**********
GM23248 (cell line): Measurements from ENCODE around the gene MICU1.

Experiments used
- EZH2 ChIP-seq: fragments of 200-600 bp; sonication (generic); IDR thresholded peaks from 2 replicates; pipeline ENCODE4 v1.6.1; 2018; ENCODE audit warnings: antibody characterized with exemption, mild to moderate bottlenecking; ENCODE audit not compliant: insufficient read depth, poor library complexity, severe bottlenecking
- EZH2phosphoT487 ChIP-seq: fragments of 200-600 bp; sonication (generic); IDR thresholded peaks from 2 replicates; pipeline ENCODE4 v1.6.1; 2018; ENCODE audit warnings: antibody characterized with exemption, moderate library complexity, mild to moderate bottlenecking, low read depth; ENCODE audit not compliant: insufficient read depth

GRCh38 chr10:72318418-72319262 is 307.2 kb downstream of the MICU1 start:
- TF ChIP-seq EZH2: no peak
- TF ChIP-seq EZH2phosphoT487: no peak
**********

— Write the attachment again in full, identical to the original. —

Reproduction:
GM23248 (cell line): Measurements from ENCODE around the gene MICU1.

Experiments used
- EZH2 ChIP-seq: fragments of 200-600 bp; sonication (generic); IDR thresholded peaks from 2 replicates; pipeline ENCODE4 v1.6.1; 2018; ENCODE audit warnings: antibody characterized with exemption, mild to moderate bottlenecking; ENCODE audit not compliant: insufficient read depth, poor library complexity, severe bottlenecking
- EZH2phosphoT487 ChIP-seq: fragments of 200-600 bp; sonication (generic); IDR thresholded peaks from 2 replicates; pipeline ENCODE4 v1.6.1; 2018; ENCODE audit warnings: antibody characterized with exemption, moderate library complexity, mild to moderate bottlenecking, low read depth; ENCODE audit not compliant: insufficient read depth

GRCh38 chr10:72318418-72319262 is 307.2 kb downstream of the MICU1 start:
- TF ChIP-seq EZH2: no peak
- TF ChIP-seq EZH2phosphoT487: no peak